With the debuts of the Ranger and Gladiator last year, the midsize truck segment has seen a resurgence of late. We’ll compare the major players from off-road prowess to daily drivability.
Neither full-size nor pint-size, midsize trucks are the Goldilocks of pickups, just enough without being too much. The re-emergence of the Ford Ranger and Jeep Gladiator are evidence that car companies see opportunity in the segment. But midsize trucks have a lot of stiff competition from rugged SUVs and increasingly posh and polished full-size trucks. The bar is therefore pretty high for midsize trucks to stand out from the crowd (as we’ll see some do this better than others).
Attracting attention and attracting actual buyers can be two different things, just see the decade on decade success of the humdrum Camry as exhibit A. New kids on the block the Jeep Gladiator and Ford Ranger are opposite ends of the segment spectrum, one leans hard on brand heritage and wow factor, the other appears to exist mainly to fill a hole in Ford’s line-up. We’ll have to wait and see which approach proves more successful in the years to come.
In the meanwhile, we compared the Gladiator, Ranger, Toyota Tacoma, and the Chevrolet Colorado to find out which is the best, most capable, most worthy of your hard-earned dollars. And, spoiler alert, it turns out the answers hinge on exactly what you’re looking for. This small segment has a surprising amount of diversity, and depending on your tastes and interests, has something for just about any truck buyer.
The Colorado gets three different engine options, the most in the segment, along with the only diesel option. The base engine is a 2.5L 4-cylinder making 200hp and 191lb.-ft. of torque paired with a 6-speed automatic and gets 20 city/26 highway mpg in RWD and 19/24 with 4WD.
The larger 3.6L V6 makes 308hp and 275lb.-ft. comes with an 8-speed automatic. Fuel efficiency brakes down as follows 18 city/25 highway for the RWD, 17/24 for 4WD, and 16/18 for the off-road oriented ZR2 trim.
The diesel option is a 2.8L turbo 4-cylinder making 181hp and 369lb.-ft. with the 6-speed automatic. Miles per gallon for the diesel are 20 city/ 30 highway for RWD, 19/28 for 4WD, and 18/22 for the ZR2 trim. The Colorado’s diesel engine produces that segment best tow rating of 7,700lbs.
The venerable Taco offers two engines. The base is a 2.7L 4-cylinder making 159hp and 180lb.-ft. of torque and mated to a 6-speed automatic. Gas mileage here is 20 city and 23 highway mpg. The upgraded engine is a 3.5L V6 making 278hp and 265lb.-ft. of torque with fuel economy numbers of 20 city and 23 highway mpg. If you get the 4WD version of the 3.5L you can also choose between a 6-speed manual and the 6-speed automatic (we recommend the manual, for reasons we get to in a bit). The Tacoma tows up to 6,500lbs in 4WD and 6,800lbs. with the RWD set up.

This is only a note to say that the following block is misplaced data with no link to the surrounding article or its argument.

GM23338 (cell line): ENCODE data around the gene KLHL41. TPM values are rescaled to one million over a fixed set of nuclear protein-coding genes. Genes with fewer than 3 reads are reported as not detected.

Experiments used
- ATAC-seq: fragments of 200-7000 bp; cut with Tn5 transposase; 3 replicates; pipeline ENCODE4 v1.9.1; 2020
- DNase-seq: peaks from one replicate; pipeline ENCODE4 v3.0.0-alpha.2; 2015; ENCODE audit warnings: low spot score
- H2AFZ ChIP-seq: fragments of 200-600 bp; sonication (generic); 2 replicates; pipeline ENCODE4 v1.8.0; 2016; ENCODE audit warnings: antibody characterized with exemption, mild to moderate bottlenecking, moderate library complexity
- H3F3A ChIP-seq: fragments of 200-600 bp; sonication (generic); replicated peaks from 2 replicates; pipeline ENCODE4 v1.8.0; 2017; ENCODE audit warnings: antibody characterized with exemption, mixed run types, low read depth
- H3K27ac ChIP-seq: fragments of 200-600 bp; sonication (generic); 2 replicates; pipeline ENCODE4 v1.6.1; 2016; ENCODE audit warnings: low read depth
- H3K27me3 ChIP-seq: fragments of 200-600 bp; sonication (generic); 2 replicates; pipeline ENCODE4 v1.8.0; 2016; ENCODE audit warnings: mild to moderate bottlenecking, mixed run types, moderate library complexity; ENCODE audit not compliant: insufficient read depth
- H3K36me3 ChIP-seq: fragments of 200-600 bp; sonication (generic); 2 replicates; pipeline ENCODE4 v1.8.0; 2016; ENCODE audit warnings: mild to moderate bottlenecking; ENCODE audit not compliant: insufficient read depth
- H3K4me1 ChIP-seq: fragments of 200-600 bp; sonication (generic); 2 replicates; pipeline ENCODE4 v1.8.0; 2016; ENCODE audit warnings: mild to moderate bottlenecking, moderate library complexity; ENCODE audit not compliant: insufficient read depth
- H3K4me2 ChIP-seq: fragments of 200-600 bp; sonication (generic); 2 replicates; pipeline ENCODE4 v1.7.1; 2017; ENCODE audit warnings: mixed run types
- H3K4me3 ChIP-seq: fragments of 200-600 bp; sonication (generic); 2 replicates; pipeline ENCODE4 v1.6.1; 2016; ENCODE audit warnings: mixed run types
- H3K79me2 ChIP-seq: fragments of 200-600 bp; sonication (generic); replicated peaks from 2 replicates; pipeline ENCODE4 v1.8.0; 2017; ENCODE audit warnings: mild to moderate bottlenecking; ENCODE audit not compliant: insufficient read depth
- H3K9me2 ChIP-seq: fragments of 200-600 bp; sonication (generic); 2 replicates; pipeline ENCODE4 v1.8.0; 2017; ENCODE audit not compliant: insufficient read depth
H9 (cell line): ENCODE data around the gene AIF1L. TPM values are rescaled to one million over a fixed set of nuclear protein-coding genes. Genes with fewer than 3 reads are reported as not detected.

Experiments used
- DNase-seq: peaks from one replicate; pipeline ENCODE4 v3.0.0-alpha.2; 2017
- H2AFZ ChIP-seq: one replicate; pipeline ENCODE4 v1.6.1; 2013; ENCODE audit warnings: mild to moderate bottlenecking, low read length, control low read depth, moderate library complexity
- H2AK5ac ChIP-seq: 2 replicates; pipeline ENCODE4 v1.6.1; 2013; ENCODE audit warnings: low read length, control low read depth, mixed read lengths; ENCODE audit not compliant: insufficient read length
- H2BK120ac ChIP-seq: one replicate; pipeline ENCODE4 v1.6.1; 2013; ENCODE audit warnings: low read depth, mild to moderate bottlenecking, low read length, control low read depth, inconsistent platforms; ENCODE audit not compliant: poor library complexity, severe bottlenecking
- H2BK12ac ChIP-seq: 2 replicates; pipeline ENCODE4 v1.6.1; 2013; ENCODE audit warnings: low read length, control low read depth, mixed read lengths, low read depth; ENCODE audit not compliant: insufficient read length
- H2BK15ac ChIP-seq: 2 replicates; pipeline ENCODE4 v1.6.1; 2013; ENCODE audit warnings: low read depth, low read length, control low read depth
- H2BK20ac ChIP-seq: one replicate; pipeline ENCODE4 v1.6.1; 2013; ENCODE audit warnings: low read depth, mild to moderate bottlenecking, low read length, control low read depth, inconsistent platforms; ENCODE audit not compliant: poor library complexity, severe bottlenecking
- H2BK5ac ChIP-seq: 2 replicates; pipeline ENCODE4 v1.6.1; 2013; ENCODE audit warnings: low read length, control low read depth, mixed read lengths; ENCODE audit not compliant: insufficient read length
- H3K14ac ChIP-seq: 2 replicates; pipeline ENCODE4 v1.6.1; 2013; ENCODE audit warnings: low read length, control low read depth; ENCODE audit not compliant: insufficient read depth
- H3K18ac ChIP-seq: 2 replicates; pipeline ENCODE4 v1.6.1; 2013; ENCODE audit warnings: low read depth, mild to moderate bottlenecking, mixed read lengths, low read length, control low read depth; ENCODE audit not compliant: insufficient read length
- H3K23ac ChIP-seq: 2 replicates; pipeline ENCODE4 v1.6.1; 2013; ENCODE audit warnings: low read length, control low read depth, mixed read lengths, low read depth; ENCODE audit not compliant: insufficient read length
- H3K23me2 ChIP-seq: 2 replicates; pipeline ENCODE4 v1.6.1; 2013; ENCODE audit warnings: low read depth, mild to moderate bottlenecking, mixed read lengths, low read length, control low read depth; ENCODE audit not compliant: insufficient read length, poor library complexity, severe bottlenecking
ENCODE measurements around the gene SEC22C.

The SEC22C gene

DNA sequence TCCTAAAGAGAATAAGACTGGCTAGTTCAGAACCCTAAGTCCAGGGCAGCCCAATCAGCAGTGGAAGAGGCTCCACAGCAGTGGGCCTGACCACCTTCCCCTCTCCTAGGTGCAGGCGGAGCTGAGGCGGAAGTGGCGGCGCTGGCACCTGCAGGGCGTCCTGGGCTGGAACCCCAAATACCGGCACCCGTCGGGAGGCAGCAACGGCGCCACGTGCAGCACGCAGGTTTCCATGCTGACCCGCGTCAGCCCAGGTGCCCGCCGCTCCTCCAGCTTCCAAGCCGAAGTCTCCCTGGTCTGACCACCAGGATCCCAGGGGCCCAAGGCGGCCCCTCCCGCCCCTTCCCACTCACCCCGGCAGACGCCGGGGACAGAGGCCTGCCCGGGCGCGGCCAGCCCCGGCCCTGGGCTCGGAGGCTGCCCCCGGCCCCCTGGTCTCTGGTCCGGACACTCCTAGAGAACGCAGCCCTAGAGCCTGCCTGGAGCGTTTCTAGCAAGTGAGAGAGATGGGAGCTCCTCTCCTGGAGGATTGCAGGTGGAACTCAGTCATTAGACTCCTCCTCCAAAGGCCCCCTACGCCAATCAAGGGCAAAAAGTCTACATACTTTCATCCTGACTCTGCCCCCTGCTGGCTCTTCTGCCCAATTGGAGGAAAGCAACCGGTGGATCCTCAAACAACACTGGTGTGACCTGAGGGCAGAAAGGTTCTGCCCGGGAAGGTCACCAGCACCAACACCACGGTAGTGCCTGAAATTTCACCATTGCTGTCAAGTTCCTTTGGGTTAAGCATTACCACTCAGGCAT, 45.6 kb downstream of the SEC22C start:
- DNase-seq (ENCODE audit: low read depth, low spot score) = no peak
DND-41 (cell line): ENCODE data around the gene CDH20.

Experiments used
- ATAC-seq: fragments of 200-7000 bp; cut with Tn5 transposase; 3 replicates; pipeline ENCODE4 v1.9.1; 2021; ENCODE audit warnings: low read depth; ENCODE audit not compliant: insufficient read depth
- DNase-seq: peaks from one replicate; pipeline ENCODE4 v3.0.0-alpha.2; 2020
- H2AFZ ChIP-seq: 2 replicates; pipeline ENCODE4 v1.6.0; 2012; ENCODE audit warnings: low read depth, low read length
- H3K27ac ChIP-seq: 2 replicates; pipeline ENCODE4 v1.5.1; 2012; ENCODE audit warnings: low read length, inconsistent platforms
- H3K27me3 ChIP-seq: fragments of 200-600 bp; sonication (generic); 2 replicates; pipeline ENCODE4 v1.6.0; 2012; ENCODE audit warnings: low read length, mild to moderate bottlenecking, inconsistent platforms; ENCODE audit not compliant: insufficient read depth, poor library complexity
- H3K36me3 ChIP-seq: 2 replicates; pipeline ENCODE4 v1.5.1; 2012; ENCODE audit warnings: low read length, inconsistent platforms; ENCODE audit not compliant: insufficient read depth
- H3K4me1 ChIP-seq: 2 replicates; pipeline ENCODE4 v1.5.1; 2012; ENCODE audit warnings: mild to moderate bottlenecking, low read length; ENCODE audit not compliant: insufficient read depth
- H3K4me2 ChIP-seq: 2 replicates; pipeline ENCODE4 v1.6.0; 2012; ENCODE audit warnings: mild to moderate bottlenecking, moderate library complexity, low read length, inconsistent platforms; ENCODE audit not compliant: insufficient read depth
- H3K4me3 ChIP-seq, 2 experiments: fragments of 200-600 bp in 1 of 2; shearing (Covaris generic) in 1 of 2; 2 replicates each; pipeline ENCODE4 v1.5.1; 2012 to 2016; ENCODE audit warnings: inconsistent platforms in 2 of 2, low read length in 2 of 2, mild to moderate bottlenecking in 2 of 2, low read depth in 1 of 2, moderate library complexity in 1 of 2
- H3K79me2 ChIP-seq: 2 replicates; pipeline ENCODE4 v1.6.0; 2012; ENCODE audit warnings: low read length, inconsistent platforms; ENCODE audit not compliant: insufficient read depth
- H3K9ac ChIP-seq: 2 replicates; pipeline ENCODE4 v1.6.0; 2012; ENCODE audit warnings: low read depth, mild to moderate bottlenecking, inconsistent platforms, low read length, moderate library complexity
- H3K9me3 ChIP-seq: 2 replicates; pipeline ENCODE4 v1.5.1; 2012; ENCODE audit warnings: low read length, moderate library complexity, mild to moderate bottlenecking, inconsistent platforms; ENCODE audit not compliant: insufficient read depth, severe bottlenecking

The Gladiator sports a single engine option, a 3.6L V6 putting out 285hp and 260lb.-ft. of torque, in 4WD only. You will have the option of either a 6-speed manual or 8-speed automatic for a transmission. The Gladiator gets 17 city and 22 highway mpg and comes in a close second with a towing capacity of 7,650lbs.
The Ranger also has only a single engine, in this case a 2.3L EcoBoost turbo 4-cylinder good for 270hp and 310lb.-ft. of torque and paired with a 10-speed automatic. It has an estimated fuel economy of 20 city and 24 highway mpg along with a tow rating of 7,500lbs.
On-Road: The Colorado offers arguably the best street ride of the segment. Riders are comfortably cushioned from road imperfections and the Colorado is less bouncy, and less truck-like in that respect, than its rivals. The 8-speed automatic’s shifts are smooth and responsive, though the maximum torque is a bit high in the rev range. The steering is also noticeably better than the rest of the pack, neither too light nor too heavy.
Off-Road: The Colorado has 8.3 inches of ground clearance and makes good use of it. The Colorado is already a pretty capable 4×4 but if you’re serious about hitting the trails it’s the ZR2 and ZR2 Bison that you’ll want to check out. With skid plates, descent control, locking differentials, off-road suspension, and a wider stance, the ZR2 trimmed Colorado is GM’s best off-roader and a strong performer in the segment.
On-Road: The ride in the Tacoma comfortable and surprisingly quiet, though bouncier than we’d like when encountering poorly maintained roads. The steering on the Tacoma is noticeably numb and uncommunicative. Braking is another weak point, demanding greater insistence from the driver than feels comfortable. The 6-speed automatic is slow to upshift, which is why we’d recommend the manual option instead.
Off-Road: As mediocre as the Tacoma is on the highway, it makes up for it with one of the better rides off-road. The Tacoma deals well with the shocks and insults of unpaved roads and tackles rocky terrain with equal aplomb. It too has plenty of add-ons, including locking diffs, rock crawl mode, skid plates (with cool bright red TRD lettering), and Fox shocks.
On-Road: On pavement the Gladiator feels every bit of its roughly 5,000lbs. as the V6, while adequate, doesn’t provide the same responsive acceleration as rivals. As the longest of the bunch, it’s also the most unwieldly in your local supermarket parking lot. Steering here too is a bit vague. But, with the ability to remove the doors, roof, and even fold down the windshield, the Gladiator offers something the rest of the bunch can’t compete with, serious fun factor.
Off-Road: This is why you buy the Gladiator and the Jeep with a bed doesn’t disappoint. While it doesn’t have quite the approach and departure angles as the shorter Wrangler, it still relishes a good rock crawl. The most capable Rubicon trim offers the Rock-Trac 4WD system, an electronically disconnecting front sway bar, and Dana 44 heavy-duty axels, among other goodies. The Gladiator even boasts the ability to ford up to 30 inches of water.